Nova Scotia

E-cigarette laws coming in Nova Scotia

The Nova Scotia government is promising to move quickly to bring in regulations for electronic cigarettes.

Health Minister Leo Glavine set to bring in regulations

Some analysts project that e-cigarettes will outsell regular cigarettes within a decade. (Ashley Smith/Times-News/Associated Press)

The Nova Scotia government is promising to move quickly to bring in regulations for electronic cigarettes.

The battery-operated devices deliver nicotine as a vapour, which proponents say is healthier than smoking.

An e-cigarette store has been operating in New Glasgow since August and another opened in Halifax less than two months ago.

It's a trend that worries Nova Scotia's Health Minister Leo Glavine.

“The e-cigarette does have disturbing elements to it,” he said.

E-cigarettes are not covered under the province's smoking ban.

Glavine said he worries that after years of working to cut smoking rates, e-cigarettes will make lighting up acceptable again.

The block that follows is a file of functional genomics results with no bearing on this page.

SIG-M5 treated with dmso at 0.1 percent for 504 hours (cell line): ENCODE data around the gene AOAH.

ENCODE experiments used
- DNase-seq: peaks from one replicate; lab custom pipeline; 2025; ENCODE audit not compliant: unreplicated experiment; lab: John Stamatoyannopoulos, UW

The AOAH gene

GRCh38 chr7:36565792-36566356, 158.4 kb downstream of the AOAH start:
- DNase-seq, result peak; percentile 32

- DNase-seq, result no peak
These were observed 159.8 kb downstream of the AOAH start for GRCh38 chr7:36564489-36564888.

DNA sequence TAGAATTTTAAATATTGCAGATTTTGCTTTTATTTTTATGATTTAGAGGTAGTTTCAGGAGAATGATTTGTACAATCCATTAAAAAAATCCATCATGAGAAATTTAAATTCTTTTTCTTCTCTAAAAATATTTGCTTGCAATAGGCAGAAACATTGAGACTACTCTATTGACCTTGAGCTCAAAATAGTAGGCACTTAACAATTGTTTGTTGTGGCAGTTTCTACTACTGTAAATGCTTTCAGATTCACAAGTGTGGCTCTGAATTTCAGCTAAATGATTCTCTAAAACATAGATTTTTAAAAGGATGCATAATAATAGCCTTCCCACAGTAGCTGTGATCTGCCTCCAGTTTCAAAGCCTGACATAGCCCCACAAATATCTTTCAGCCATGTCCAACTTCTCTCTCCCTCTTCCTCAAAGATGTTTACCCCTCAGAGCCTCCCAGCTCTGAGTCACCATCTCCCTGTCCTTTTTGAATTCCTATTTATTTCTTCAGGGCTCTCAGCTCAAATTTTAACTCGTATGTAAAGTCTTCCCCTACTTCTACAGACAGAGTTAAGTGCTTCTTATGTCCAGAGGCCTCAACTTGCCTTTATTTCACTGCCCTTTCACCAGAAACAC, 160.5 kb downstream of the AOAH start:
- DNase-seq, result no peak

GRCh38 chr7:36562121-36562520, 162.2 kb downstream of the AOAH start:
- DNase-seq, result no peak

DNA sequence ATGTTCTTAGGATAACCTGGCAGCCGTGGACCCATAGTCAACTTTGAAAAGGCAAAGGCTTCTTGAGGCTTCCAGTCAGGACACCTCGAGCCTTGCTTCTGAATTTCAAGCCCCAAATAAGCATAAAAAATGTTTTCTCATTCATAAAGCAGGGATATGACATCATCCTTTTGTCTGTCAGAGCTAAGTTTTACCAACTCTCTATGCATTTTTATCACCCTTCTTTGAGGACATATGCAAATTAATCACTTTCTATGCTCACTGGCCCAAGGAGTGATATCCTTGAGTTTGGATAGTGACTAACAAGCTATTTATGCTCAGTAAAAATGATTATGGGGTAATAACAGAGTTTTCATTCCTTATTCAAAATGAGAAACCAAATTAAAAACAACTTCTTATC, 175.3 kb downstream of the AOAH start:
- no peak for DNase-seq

“Is this the very beginnings of really undermining a whole public atmosphere that is truly smoke-free?” he asked.

The financial lure of e-cigarettes is also strong. Three cartons of regular cigarette can cost close to $250. That's roughly equivalent to a $20 bottle of nicotine syrup for the e-cigarettes.

“I think the potential of a slide backward here could come about," said Glavine. "We will do everything as a department of health and I, as minister, to make sure we don't regress.”

Legal limbo

E-cigarettes fall into a legal grey area because they're not approved for sale by Health Canada.

Craig Sievert's family has been in the tobacco business in Halifax since the 1870s, but he’s staying away from the devices for now.

“If it's controlled by the government or it's approved by Health Canada, fine, we'll sell it. I don't want to get involved with it unless it's actually allowed,” he said.

The health minister says Nova Scotia's e-cigarette regulations could be introduced at the legislature in the session that starts on Thursday, or — at the very latest —  in the spring. 


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